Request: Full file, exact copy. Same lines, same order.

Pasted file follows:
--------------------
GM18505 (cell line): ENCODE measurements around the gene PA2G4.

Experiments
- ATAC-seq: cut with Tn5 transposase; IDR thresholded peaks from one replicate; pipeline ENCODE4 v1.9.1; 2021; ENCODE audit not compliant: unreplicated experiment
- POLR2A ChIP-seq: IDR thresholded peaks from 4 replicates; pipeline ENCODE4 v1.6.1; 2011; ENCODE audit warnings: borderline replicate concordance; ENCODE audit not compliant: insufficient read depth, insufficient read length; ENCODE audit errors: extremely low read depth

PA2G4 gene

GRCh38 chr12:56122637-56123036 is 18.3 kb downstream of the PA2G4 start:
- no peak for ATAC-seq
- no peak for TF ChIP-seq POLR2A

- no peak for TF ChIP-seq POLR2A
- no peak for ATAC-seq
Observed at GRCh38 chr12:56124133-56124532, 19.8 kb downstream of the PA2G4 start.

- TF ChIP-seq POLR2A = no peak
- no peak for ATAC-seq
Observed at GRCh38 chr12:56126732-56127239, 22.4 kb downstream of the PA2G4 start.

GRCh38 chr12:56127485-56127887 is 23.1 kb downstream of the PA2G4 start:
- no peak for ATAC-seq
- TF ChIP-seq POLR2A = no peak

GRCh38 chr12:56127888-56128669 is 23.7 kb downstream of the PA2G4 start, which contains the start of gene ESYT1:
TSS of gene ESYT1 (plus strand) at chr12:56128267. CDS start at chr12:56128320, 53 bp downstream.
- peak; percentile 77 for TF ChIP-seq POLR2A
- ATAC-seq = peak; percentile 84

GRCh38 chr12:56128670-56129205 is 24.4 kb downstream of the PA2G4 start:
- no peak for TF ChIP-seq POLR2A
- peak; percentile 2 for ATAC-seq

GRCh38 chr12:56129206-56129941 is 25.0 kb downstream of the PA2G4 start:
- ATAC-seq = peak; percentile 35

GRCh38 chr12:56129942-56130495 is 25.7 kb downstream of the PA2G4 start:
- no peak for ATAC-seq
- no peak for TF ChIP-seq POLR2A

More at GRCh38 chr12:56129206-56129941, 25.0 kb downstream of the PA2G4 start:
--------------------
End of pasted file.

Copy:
GM18505 (cell line): ENCODE measurements around the gene PA2G4.

Experiments
- ATAC-seq: cut with Tn5 transposase; IDR thresholded peaks from one replicate; pipeline ENCODE4 v1.9.1; 2021; ENCODE audit not compliant: unreplicated experiment
- POLR2A ChIP-seq: IDR thresholded peaks from 4 replicates; pipeline ENCODE4 v1.6.1; 2011; ENCODE audit warnings: borderline replicate concordance; ENCODE audit not compliant: insufficient read depth, insufficient read length; ENCODE audit errors: extremely low read depth

PA2G4 gene

GRCh38 chr12:56122637-56123036 is 18.3 kb downstream of the PA2G4 start:
- no peak for ATAC-seq
- no peak for TF ChIP-seq POLR2A

- no peak for TF ChIP-seq POLR2A
- no peak for ATAC-seq
Observed at GRCh38 chr12:56124133-56124532, 19.8 kb downstream of the PA2G4 start.

- TF ChIP-seq POLR2A = no peak
- no peak for ATAC-seq
Observed at GRCh38 chr12:56126732-56127239, 22.4 kb downstream of the PA2G4 start.

GRCh38 chr12:56127485-56127887 is 23.1 kb downstream of the PA2G4 start:
- no peak for ATAC-seq
- TF ChIP-seq POLR2A = no peak

GRCh38 chr12:56127888-56128669 is 23.7 kb downstream of the PA2G4 start, which contains the start of gene ESYT1:
TSS of gene ESYT1 (plus strand) at chr12:56128267. CDS start at chr12:56128320, 53 bp downstream.
- peak; percentile 77 for TF ChIP-seq POLR2A
- ATAC-seq = peak; percentile 84

GRCh38 chr12:56128670-56129205 is 24.4 kb downstream of the PA2G4 start:
- no peak for TF ChIP-seq POLR2A
- peak; percentile 2 for ATAC-seq

GRCh38 chr12:56129206-56129941 is 25.0 kb downstream of the PA2G4 start:
- ATAC-seq = peak; percentile 35

GRCh38 chr12:56129942-56130495 is 25.7 kb downstream of the PA2G4 start:
- no peak for ATAC-seq
- no peak for TF ChIP-seq POLR2A

More at GRCh38 chr12:56129206-56129941, 25.0 kb downstream of the PA2G4 start: